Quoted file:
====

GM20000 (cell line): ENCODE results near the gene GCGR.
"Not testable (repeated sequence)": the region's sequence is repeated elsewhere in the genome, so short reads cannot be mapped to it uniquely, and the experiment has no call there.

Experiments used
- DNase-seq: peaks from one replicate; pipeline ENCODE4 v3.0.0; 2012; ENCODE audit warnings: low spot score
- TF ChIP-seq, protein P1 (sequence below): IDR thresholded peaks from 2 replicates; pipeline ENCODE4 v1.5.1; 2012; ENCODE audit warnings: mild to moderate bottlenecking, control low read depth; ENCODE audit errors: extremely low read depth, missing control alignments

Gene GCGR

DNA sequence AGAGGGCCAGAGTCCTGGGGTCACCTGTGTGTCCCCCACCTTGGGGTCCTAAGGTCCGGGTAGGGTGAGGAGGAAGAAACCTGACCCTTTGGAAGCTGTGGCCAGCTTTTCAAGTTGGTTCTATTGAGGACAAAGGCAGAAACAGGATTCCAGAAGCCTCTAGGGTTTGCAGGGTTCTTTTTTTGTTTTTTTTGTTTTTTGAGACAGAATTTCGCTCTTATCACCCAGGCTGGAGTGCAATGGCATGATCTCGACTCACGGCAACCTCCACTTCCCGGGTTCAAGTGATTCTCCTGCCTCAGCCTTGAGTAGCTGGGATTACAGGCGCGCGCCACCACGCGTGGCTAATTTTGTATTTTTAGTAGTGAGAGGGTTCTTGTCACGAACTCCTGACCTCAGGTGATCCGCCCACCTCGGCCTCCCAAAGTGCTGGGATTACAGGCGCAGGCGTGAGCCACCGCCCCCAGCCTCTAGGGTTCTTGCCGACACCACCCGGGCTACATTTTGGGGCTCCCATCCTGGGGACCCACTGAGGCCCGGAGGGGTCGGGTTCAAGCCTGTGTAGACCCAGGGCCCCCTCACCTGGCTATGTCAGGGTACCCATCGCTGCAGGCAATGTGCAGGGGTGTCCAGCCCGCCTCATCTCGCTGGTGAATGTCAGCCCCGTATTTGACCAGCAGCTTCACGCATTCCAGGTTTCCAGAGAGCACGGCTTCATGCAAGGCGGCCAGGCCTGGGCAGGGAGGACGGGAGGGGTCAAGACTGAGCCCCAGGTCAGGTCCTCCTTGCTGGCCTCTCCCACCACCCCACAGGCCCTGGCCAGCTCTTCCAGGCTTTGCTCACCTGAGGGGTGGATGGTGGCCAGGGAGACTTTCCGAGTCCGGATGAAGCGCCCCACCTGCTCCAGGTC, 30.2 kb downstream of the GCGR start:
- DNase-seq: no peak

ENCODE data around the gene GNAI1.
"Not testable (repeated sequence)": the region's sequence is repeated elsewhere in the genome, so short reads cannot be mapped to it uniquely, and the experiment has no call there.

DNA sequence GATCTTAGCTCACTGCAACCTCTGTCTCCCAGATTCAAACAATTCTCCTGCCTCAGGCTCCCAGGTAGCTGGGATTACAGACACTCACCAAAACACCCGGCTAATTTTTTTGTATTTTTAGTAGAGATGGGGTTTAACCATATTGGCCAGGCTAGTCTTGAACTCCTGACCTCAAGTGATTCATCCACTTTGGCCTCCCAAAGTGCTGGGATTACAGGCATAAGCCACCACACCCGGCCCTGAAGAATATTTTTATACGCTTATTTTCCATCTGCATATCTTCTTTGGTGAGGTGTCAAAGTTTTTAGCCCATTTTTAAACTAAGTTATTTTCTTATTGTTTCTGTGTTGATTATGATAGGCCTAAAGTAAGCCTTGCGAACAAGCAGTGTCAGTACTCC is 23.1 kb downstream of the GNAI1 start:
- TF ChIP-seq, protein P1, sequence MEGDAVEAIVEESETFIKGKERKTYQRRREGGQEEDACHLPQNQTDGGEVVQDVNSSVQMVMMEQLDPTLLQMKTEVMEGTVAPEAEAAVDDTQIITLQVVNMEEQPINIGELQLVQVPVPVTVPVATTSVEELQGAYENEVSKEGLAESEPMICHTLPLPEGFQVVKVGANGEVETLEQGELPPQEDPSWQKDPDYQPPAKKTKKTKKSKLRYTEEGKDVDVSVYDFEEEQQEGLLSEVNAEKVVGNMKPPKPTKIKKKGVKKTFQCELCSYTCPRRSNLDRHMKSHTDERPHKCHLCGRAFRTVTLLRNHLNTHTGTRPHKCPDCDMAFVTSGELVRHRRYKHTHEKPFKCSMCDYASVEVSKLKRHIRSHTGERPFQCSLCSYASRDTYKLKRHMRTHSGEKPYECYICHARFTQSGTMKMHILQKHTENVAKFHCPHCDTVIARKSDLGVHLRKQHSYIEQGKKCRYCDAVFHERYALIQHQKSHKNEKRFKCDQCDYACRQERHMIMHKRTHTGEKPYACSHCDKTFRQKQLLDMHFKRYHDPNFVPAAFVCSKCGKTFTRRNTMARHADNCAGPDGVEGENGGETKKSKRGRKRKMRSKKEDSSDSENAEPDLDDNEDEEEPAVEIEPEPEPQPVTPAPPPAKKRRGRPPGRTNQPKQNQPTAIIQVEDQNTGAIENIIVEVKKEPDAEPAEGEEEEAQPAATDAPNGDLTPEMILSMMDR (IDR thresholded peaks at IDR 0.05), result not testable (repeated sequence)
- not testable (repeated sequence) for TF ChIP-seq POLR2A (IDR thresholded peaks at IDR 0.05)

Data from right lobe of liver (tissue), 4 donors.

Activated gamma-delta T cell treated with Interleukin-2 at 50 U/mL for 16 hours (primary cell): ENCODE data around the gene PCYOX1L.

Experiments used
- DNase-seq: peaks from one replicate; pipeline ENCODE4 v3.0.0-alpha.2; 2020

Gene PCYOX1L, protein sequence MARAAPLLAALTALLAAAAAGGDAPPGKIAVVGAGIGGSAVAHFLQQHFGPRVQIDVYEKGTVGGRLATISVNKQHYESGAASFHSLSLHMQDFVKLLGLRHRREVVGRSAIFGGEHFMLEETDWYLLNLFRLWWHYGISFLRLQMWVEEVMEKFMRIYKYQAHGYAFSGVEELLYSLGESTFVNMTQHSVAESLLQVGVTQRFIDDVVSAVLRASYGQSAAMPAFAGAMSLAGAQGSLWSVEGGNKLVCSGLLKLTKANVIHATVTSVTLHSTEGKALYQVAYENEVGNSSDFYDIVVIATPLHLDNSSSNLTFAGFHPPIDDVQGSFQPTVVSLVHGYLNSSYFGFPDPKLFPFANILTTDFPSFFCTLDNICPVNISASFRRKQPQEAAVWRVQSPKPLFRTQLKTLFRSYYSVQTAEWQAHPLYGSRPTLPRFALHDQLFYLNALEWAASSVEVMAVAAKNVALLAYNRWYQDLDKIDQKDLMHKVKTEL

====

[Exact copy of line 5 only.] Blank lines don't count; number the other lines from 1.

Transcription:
- TF ChIP-seq, protein P1 (sequence below): IDR thresholded peaks from 2 replicates; pipeline ENCODE4 v1.5.1; 2012; ENCODE audit warnings: mild to moderate bottlenecking, control low read depth; ENCODE audit errors: extremely low read depth, missing control alignments